SOHO keeps watch on our violent Sun

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Europe explores the Solar System

Europe is a world leader in space science – the study of phenomena beyond the Earth’s atmosphere. It is ESA’s programme of successful missions that has put Europe at the forefront of this area of research. Check out the range of ESA missions that are currently in space, and those that are soon to be launched.



Europe’s first deep space mission
More than 15 years ago, ESA's Giotto spacecraft made history by obtaining the first close-up pictures of a comet’s black, icy nucleus. Giotto then went on to become the first spacecraft to visit a second comet when it carried out a flyby 200 km from Comet Grigg-Skjellerup in July 1992, shortly before the spacecraft was switched off. This is still the closest encounter with a comet ever experienced by a spacecraft. Knowledge gained from the Giotto mission is currently being used to develop the Rosetta comet chaser, which is scheduled for launch in January 2003.


Mapping the Sun’s big bubble
The night sky may look peaceful, but in fact it is anything but. Earth is suspended deep inside the heliosphere, a huge bubble filled with high-energy atoms and electrons zooming out from the Sun. Launched in 1990, the Ulysses space probe entered its orbit over the Sun's poles in 1994 to take, for the first time, a closer look at this invisible, but far from friendly, phenomenon. Ulysses, which is providing the first-ever complete map of the heliosphere, has been studying the high-speed particle streams that burst from the Sun’s poles, and the slower wind that comes from near the equator.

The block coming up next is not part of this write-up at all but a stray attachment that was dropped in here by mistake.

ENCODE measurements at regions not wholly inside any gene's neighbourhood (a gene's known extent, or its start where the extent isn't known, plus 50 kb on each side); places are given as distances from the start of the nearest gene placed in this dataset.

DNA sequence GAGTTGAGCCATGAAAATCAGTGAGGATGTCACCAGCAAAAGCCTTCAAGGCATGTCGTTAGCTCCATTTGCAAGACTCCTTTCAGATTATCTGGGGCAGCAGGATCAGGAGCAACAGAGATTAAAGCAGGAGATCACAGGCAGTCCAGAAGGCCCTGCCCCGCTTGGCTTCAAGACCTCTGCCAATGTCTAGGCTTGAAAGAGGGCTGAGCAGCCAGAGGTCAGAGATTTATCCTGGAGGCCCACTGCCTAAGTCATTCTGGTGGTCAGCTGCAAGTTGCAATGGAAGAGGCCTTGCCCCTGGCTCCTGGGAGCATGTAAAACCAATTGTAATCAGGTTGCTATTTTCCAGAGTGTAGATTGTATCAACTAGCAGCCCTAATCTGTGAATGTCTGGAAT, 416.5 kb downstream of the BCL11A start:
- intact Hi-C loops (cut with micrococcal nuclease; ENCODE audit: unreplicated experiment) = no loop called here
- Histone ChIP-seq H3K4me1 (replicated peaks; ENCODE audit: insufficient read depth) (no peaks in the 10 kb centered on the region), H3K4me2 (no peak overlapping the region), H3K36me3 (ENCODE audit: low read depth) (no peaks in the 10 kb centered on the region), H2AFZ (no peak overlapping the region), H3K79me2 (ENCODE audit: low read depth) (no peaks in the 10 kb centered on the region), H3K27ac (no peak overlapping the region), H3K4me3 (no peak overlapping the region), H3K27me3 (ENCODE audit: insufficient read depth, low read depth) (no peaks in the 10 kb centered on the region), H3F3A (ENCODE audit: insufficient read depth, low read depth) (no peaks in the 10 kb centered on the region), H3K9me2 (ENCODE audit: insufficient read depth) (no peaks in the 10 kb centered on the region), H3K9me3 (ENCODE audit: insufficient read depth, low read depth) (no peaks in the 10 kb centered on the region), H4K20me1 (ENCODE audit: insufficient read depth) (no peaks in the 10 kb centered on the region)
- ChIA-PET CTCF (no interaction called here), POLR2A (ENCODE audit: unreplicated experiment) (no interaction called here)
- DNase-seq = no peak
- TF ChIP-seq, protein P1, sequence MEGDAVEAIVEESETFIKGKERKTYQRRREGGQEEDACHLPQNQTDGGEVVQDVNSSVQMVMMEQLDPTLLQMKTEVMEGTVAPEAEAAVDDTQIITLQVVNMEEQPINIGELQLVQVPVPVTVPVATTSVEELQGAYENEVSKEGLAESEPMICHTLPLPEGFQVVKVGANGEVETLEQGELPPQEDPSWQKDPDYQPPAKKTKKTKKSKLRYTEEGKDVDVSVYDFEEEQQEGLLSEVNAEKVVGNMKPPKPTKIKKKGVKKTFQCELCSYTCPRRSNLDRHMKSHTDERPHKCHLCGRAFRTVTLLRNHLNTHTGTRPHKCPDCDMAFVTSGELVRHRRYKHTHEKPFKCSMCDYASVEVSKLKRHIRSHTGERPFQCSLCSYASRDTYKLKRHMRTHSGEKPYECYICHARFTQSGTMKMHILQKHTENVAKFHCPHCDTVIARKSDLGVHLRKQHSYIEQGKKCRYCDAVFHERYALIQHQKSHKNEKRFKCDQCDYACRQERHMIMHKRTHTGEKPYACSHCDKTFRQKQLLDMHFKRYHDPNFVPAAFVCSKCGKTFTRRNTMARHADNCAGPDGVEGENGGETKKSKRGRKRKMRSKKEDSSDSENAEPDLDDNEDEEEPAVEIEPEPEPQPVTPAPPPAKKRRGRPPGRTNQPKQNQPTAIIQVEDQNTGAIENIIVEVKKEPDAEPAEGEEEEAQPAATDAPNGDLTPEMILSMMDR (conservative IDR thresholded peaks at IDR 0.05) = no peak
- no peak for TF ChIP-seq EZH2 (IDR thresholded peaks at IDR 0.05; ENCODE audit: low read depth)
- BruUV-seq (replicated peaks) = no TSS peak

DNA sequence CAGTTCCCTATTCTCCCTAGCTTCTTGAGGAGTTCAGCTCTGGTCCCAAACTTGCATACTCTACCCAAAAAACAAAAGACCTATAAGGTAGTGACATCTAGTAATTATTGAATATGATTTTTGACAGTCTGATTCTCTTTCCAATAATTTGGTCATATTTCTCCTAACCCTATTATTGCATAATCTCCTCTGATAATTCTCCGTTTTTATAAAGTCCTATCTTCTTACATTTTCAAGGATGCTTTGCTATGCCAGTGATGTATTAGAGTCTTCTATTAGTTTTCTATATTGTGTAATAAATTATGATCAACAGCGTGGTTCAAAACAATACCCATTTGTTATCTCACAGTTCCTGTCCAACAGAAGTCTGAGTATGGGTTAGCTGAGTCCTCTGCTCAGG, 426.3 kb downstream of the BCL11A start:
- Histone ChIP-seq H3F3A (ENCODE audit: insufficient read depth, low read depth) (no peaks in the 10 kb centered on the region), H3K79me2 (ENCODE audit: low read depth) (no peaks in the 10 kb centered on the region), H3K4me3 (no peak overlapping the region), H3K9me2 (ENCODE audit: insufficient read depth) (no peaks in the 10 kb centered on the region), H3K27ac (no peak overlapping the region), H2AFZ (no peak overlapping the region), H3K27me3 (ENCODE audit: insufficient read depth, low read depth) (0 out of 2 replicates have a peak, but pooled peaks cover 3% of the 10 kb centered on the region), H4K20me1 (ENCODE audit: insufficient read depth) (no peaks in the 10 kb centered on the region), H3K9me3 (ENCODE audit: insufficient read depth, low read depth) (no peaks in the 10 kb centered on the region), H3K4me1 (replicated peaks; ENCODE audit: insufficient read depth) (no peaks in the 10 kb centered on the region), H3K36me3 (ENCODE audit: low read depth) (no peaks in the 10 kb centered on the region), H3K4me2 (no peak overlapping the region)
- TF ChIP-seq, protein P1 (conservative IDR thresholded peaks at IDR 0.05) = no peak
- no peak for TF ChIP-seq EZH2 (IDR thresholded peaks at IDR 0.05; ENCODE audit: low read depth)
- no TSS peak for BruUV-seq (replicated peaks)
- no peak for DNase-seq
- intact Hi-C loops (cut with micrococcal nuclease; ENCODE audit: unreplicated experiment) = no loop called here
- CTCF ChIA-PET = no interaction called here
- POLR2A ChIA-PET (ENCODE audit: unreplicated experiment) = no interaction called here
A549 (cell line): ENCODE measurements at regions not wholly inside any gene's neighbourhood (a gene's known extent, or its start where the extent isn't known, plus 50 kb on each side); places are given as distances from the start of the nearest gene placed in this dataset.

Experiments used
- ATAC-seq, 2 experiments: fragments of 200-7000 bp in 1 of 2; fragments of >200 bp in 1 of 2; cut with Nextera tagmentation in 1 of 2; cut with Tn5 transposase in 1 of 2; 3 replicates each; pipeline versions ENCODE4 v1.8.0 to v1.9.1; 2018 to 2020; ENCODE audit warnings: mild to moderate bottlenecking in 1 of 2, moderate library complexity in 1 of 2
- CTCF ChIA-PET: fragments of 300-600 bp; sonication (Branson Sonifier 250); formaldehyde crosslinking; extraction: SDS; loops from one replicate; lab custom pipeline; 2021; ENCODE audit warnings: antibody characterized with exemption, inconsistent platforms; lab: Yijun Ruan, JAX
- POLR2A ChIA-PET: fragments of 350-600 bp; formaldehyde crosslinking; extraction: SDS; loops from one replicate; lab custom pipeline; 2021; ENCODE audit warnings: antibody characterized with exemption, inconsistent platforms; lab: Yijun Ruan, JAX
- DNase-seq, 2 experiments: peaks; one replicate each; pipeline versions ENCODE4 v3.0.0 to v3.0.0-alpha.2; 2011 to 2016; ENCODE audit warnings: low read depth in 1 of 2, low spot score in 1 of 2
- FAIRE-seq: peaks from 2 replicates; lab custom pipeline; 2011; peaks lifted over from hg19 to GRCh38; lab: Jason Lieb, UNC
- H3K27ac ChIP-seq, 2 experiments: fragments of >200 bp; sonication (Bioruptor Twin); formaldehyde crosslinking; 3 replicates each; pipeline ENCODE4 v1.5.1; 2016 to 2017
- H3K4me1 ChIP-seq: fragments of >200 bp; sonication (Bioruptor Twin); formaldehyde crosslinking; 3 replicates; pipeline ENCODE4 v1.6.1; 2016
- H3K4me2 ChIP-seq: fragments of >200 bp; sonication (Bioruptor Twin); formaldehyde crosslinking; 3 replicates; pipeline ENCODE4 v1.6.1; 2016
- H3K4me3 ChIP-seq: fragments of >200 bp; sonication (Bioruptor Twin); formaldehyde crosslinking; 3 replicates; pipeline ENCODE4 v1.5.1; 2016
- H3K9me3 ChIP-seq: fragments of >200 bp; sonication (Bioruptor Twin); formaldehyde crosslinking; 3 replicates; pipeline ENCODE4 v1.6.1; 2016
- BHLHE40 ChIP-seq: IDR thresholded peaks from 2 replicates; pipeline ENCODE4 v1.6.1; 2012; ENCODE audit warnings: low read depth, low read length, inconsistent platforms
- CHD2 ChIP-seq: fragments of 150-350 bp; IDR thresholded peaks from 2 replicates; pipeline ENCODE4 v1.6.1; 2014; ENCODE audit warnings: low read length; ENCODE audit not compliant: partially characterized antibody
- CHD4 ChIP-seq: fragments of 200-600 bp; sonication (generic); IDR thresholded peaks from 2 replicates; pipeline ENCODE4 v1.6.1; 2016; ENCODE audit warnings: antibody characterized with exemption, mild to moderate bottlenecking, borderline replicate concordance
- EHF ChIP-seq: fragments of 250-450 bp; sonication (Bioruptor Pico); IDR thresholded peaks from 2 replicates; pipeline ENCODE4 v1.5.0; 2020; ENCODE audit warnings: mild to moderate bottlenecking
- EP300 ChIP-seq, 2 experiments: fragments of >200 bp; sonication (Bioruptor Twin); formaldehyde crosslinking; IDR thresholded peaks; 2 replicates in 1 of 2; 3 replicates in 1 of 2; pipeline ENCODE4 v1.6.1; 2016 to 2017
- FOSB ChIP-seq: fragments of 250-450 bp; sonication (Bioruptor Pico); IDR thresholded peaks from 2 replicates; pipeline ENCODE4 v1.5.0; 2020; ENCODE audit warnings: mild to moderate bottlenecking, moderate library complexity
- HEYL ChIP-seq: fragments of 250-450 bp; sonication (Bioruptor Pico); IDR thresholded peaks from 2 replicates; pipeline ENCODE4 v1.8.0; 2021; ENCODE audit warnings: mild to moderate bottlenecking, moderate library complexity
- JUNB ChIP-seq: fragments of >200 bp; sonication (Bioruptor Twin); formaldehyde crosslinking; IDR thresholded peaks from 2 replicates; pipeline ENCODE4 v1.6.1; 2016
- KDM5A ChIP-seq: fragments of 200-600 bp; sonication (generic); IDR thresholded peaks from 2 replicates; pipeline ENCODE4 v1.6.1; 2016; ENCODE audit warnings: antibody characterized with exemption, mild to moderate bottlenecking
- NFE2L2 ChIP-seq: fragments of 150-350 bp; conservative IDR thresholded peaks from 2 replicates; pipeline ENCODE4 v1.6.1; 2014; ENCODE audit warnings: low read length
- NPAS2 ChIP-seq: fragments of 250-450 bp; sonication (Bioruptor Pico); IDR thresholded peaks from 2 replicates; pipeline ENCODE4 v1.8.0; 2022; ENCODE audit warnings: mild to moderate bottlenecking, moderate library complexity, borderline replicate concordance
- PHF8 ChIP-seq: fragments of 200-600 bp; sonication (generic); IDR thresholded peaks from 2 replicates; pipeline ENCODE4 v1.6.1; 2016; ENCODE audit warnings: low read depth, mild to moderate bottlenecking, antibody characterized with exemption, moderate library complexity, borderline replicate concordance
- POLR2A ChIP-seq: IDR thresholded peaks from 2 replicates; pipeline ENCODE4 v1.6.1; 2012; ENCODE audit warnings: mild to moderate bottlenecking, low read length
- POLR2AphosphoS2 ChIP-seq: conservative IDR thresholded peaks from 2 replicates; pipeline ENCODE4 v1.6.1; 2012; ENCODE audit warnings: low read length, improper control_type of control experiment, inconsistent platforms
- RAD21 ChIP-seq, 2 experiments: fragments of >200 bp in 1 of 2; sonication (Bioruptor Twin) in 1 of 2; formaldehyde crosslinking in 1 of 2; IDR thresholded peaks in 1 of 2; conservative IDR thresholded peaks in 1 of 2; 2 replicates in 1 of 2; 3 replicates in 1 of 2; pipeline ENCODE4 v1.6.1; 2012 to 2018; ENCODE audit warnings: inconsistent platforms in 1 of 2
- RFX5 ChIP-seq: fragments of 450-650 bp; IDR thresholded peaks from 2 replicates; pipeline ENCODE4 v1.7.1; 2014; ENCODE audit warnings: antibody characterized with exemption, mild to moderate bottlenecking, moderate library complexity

Watching the weather on our savage Star
Violent storms raging in the Sun’s atmosphere project charged particles our way at speeds of up to 800 km/s. Earth’s own magnetic field deflects most of this ‘solar wind’, but the storms can play havoc with our electricity supplies, aircraft systems and satellite communications. SOHO is stationed 1.5 million km from Earth, on the sunny side, where it can stare at the Sun non-stop. Every day it sends back thrilling images from which research scientists learn more about the Sun's nature and behaviour, helping us predict bad space weather to come.


Saturn’s moon may resemble a baby Earth
The Huygens probe is now nearing its destination, Saturn’s moon Titan, which it will reach in 2004 on-board NASA’s Cassini spacecraft. When it gets there, Huygens will parachute through Titan’s atmosphere, penetrating for the first time the orange haze that hides its surface. Titan is the only moon in our Solar System to have such a thick atmosphere, which is thought to resemble that of a very young Earth. Huygens will be uncovering more details of the atmosphere and any further similarities.